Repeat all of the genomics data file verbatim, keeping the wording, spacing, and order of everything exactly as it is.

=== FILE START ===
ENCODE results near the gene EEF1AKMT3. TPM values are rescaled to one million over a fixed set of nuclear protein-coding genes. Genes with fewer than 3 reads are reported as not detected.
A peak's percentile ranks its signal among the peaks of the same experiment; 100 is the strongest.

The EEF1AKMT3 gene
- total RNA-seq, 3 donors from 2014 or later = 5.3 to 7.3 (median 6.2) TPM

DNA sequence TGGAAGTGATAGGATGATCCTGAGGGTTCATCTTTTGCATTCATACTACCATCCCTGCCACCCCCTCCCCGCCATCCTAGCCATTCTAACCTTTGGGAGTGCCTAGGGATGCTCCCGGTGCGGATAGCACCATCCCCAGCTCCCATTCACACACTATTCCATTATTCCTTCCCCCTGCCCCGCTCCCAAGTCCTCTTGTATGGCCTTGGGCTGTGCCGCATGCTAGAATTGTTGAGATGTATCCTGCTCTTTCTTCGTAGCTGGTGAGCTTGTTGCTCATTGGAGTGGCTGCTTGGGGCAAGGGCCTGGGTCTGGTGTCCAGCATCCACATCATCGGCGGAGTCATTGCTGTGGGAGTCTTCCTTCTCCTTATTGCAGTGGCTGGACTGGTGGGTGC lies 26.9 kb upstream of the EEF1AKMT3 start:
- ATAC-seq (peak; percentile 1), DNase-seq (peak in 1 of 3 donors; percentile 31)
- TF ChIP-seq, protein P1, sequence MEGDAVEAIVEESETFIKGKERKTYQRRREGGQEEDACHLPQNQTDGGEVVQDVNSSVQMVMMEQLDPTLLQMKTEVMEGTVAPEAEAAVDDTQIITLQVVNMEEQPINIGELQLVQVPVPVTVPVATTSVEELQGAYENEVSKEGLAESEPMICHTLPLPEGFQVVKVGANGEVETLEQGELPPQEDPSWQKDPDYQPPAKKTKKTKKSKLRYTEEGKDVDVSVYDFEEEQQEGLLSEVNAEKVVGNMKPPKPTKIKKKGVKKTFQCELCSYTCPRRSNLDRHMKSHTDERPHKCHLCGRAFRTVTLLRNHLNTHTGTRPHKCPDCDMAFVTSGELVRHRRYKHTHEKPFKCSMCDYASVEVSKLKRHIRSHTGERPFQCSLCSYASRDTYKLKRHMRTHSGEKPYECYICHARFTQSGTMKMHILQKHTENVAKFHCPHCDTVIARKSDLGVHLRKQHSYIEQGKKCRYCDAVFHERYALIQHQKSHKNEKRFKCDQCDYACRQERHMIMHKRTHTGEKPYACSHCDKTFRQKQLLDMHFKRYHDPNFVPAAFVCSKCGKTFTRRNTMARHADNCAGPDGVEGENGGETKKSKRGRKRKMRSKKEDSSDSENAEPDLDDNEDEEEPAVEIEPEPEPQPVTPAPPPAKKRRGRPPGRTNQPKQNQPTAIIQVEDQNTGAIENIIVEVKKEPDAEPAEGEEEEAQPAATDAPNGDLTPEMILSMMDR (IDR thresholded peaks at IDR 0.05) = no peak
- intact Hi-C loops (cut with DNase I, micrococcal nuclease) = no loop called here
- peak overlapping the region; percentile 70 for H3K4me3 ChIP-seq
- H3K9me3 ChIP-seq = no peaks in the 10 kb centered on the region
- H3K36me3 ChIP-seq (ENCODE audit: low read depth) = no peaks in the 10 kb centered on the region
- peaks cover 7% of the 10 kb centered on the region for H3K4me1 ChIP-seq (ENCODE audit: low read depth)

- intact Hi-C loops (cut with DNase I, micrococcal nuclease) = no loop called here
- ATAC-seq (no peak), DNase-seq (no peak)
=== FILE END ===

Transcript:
ENCODE results near the gene EEF1AKMT3. TPM values are rescaled to one million over a fixed set of nuclear protein-coding genes. Genes with fewer than 3 reads are reported as not detected.
A peak's percentile ranks its signal among the peaks of the same experiment; 100 is the strongest.

The EEF1AKMT3 gene
- total RNA-seq, 3 donors from 2014 or later = 5.3 to 7.3 (median 6.2) TPM

DNA sequence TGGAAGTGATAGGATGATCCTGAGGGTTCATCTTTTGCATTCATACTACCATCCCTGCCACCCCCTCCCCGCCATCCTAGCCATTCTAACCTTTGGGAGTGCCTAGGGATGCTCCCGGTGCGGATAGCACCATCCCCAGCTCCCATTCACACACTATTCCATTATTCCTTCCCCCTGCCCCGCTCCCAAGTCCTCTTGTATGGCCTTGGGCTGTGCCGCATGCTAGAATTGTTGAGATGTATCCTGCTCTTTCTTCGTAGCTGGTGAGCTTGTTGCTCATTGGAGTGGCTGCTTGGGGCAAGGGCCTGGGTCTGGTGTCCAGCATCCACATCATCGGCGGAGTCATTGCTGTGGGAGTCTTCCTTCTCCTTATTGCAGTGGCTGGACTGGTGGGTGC lies 26.9 kb upstream of the EEF1AKMT3 start:
- ATAC-seq (peak; percentile 1), DNase-seq (peak in 1 of 3 donors; percentile 31)
- TF ChIP-seq, protein P1, sequence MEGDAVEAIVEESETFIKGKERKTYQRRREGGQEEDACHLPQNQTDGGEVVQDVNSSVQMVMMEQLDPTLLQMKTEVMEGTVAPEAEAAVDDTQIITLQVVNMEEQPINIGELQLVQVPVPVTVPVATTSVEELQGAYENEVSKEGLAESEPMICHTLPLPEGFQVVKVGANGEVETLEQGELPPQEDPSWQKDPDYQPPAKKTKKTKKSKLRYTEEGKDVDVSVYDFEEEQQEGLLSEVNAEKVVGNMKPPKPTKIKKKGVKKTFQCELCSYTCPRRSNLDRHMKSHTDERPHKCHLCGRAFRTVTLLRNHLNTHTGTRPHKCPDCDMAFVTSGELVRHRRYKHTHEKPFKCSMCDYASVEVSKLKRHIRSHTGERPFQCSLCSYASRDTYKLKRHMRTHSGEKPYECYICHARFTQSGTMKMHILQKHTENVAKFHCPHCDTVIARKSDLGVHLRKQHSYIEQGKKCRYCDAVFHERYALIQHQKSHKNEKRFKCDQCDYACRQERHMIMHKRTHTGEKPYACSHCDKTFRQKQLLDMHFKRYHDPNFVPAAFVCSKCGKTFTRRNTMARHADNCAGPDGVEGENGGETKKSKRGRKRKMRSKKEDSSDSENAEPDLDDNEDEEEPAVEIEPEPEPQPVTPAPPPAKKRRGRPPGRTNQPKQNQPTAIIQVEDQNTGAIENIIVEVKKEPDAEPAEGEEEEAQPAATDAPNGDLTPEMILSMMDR (IDR thresholded peaks at IDR 0.05) = no peak
- intact Hi-C loops (cut with DNase I, micrococcal nuclease) = no loop called here
- peak overlapping the region; percentile 70 for H3K4me3 ChIP-seq
- H3K9me3 ChIP-seq = no peaks in the 10 kb centered on the region
- H3K36me3 ChIP-seq (ENCODE audit: low read depth) = no peaks in the 10 kb centered on the region
- peaks cover 7% of the 10 kb centered on the region for H3K4me1 ChIP-seq (ENCODE audit: low read depth)

- intact Hi-C loops (cut with DNase I, micrococcal nuclease) = no loop called here
- ATAC-seq (no peak), DNase-seq (no peak)